Equality moved a step closer for gays and lesbians on Thursday when a conservative judge ruled in favor of same-sex marriage.

Judge Dennis Jacobs is the chief judge of the Second Circuit Court of Appeals.

George Bush I appointed him, and Jacobs is known as one of the most conservative judges on the court.

The case involved the lesbian couple, Edith Windsor and Thea Spyer, who had been together for forty-four years and who married in Toronto in 2007. When Spyer died two years later, Windsor had to shell out $300,000 in estate taxes that she would not have owed if her spouse had been a man.

Judge Jacobs ruled that this discrimination was unconstitutional because it violated the equal protection clause.

Jacobs also ruled that laws that discriminate against gays and lesbians require “heightened scrutiny” to pass muster.

In this case, the law against same-sex marriage did not clear that hurdle because the ban was “not related to an important government interest.”

He is absolutely right about that. The ban is a relic of a religious doctrine, and there is no important government interest in preventing women from marrying women or men from marrying men. All the arguments that have been adduced—about “the sanctity of the family,” about marriage as a procreative institution, about the well-being of children in a same-sex marriage—have been proven to be meritless.

Judge Jacobs also correctly pointed out that “homosexuals are not in a position to adequately protect themselves from the discriminatory wishes of the majoritarian public.”

That’s why we have laws, rights, and an independent judiciary: to protect people from the tyranny of the majority.

This decision will stand as a landmark along the road to full equality for gays and lesbians. That road is getting shorter by the day.

If you liked this story by Matthew Rothschild, the editor of The Progressive magazine, check out his story “Romney in Denial about Lethal Lack of Health Insurance."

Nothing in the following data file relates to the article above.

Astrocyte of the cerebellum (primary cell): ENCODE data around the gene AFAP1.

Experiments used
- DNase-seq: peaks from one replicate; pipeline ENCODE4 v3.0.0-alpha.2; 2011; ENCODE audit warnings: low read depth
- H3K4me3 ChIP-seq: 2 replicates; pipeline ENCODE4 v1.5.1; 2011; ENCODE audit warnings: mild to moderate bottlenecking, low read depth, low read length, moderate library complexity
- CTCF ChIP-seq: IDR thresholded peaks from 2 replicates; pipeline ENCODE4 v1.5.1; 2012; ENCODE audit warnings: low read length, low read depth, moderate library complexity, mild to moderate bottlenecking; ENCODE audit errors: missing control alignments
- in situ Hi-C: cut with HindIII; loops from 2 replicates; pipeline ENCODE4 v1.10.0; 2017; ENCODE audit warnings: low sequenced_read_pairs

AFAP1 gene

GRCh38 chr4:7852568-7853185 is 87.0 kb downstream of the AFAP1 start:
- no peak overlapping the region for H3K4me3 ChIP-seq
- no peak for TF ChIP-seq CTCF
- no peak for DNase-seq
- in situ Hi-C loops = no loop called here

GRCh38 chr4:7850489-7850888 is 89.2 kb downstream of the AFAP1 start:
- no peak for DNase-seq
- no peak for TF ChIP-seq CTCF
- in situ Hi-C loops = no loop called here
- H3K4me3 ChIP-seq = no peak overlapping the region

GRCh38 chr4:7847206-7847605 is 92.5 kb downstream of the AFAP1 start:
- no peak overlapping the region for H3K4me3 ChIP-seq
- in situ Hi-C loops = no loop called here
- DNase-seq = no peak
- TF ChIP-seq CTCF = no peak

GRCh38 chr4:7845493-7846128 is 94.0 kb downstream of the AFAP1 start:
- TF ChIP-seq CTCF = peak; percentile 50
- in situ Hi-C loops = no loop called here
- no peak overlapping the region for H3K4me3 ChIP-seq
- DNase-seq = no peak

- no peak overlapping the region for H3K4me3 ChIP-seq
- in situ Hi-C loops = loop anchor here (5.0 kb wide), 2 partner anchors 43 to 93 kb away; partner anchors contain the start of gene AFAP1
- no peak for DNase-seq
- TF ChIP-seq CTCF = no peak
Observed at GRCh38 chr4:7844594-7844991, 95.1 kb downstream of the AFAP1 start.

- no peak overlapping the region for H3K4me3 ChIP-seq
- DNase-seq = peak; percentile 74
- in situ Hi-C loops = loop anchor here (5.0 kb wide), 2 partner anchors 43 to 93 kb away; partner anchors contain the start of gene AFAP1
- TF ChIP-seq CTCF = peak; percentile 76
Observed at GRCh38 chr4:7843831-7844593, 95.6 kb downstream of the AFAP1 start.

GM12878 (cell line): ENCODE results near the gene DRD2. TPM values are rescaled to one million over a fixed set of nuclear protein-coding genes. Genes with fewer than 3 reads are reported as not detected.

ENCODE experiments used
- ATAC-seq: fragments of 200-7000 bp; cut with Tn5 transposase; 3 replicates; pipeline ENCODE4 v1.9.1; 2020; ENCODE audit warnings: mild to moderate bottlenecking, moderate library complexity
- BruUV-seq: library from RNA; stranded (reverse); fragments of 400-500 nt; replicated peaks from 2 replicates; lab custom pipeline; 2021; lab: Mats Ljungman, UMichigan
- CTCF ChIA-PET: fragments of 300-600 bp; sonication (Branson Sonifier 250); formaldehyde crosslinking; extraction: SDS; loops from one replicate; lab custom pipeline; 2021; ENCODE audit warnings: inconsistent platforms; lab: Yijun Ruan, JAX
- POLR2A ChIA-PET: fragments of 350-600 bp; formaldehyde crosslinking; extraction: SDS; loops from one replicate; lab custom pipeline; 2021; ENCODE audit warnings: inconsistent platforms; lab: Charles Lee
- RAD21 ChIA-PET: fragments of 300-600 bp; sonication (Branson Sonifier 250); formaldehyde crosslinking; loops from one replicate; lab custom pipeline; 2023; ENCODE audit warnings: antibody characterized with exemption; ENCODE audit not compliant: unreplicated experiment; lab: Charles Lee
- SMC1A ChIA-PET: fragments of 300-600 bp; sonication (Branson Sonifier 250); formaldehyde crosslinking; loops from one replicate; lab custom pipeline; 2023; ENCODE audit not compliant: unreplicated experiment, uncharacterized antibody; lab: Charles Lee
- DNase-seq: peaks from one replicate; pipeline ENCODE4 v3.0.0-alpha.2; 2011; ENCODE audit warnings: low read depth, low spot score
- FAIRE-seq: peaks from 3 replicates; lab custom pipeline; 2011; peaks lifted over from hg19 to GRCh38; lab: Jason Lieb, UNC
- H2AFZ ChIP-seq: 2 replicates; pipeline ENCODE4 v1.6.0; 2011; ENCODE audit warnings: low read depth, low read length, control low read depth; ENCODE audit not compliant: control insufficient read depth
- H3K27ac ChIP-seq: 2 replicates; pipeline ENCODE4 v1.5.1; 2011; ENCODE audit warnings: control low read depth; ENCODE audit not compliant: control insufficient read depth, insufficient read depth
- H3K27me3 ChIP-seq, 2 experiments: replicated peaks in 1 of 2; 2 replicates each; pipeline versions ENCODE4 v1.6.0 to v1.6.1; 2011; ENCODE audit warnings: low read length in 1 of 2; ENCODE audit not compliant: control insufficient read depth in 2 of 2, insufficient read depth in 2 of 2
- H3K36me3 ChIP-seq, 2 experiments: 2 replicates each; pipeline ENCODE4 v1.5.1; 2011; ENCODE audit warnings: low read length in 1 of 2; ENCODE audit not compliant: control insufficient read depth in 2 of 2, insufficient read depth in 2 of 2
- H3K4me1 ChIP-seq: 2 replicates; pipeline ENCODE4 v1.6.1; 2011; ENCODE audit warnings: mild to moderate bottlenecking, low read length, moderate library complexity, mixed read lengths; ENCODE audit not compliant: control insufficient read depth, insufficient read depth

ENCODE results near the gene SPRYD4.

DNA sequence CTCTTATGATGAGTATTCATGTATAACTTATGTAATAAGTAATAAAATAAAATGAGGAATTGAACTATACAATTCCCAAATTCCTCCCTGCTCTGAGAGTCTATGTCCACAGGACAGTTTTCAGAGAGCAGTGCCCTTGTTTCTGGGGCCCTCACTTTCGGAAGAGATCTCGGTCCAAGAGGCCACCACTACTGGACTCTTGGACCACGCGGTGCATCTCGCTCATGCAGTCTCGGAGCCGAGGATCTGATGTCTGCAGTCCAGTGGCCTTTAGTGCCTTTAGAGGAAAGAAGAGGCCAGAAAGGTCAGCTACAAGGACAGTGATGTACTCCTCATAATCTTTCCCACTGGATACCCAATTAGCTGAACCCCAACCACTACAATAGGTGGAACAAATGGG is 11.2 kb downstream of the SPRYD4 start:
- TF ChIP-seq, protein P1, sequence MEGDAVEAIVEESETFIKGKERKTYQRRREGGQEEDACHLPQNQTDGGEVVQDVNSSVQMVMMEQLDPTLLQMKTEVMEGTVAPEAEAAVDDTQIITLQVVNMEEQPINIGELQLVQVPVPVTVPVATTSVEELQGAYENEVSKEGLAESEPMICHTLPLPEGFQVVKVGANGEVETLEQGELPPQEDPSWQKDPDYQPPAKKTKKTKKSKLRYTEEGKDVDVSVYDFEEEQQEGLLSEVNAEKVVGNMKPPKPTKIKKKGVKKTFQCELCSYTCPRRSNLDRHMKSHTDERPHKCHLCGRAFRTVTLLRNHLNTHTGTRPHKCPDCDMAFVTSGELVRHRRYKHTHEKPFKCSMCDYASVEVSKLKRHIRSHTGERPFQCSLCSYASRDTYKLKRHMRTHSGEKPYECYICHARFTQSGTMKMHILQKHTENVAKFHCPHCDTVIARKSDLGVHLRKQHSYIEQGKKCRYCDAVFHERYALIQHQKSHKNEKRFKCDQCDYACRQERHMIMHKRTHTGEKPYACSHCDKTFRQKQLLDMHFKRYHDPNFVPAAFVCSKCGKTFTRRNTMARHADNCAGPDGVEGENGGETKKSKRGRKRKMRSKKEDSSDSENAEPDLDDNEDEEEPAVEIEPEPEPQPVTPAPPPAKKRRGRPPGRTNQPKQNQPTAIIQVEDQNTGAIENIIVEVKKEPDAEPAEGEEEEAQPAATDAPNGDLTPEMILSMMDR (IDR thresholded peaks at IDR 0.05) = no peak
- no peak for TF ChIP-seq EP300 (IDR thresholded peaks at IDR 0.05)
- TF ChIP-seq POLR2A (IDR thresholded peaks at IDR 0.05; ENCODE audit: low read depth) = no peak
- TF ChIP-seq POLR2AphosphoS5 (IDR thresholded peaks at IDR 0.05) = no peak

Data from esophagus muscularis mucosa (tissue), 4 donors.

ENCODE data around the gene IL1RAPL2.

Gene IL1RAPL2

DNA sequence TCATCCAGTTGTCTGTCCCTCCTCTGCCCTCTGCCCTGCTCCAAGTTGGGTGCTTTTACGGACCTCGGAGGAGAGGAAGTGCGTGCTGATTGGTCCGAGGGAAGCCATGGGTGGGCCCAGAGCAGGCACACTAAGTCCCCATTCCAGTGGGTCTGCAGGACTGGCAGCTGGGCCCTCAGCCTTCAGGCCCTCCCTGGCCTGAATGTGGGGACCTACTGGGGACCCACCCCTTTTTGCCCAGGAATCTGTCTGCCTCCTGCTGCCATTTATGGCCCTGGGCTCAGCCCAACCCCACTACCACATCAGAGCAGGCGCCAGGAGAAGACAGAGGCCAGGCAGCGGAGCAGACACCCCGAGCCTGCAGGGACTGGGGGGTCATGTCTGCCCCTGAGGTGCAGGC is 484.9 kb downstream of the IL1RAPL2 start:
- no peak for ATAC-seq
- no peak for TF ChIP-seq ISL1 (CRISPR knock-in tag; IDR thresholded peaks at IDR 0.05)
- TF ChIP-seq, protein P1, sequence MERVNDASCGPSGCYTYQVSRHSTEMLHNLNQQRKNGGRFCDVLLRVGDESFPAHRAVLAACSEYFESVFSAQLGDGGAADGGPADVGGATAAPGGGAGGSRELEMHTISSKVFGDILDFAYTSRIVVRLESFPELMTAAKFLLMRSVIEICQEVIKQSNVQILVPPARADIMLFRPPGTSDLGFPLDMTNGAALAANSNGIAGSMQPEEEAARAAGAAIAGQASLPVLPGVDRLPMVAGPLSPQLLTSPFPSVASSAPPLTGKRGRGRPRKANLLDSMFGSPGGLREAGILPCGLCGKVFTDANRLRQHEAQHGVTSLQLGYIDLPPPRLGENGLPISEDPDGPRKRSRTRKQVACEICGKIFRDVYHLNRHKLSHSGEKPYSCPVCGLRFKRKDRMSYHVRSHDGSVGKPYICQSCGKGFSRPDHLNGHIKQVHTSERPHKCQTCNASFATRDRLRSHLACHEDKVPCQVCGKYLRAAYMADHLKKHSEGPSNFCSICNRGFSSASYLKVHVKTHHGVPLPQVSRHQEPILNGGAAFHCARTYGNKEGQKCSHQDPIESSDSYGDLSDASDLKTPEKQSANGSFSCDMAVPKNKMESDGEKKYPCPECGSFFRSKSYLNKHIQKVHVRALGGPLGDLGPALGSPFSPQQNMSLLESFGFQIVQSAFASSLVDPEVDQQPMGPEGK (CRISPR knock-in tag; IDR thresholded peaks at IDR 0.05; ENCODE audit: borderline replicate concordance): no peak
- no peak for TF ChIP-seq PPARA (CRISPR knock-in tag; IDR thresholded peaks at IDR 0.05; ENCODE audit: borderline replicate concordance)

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By Wendell Berry

Manifesto: The Mad Farmer Liberation Front

Love the quick profit, the annual raise,
vacation with pay. Want more 
of everything ready made. Be afraid 
to know your neighbors and to die.
And you will have a window in your head.
Not even your future will be a mystery 
any more. Your mind will be punched in a card 
and shut away in a little drawer.
When they want you to buy something 
they will call you. When they want you
to die for profit they will let you know. 
So, friends, every day do something
that won’t compute. Love the Lord. 
Love the world. Work for nothing. 
Take all that you have and be poor.
Love someone who does not deserve it. 
Denounce the government and embrace 
the flag. Hope to live in that free 
republic for which it stands. 
Give your approval to all you cannot
understand. Praise ignorance, for what man 
has not encountered he has not destroyed.
Ask the questions that have no answers. 
Invest in the millennium. Plant sequoias.
Say that your main crop is the forest
that you did not plant,
that you will not live to harvest.

Say that the leaves are harvested 
when they have rotted into the mold.
Call that profit. Prophesy such returns.
Put your faith in the two inches of humus 
that will build under the trees
every thousand years.
Listen to carrion—put your ear
close, and hear the faint chattering
of the songs that are to come. 
Expect the end of the world. Laugh. 
Laughter is immeasurable. Be joyful
though you have considered all the facts. 
So long as women do not go cheap 
for power, please women more than men.
Ask yourself: Will this satisfy 
a woman satisfied to bear a child?
Will this disturb the sleep 
of a woman near to giving birth? 
Go with your love to the fields.
Lie easy in the shade. Rest your head 
in her lap. Swear allegiance 
to what is nighest your thoughts.
As soon as the generals and the politicos 
can predict the motions of your mind, 
lose it. Leave it as a sign 
to mark the false trail, the way 
you didn’t go. Be like the fox 
who makes more tracks than necessary, 
some in the wrong direction.
Practice resurrection.

Wendell Berry is a poet, farmer, and environmentalist in Kentucky. This poem, first published in 1973, is reprinted by permission of the author and appears in his “New Collected Poems” (Counterpoint).

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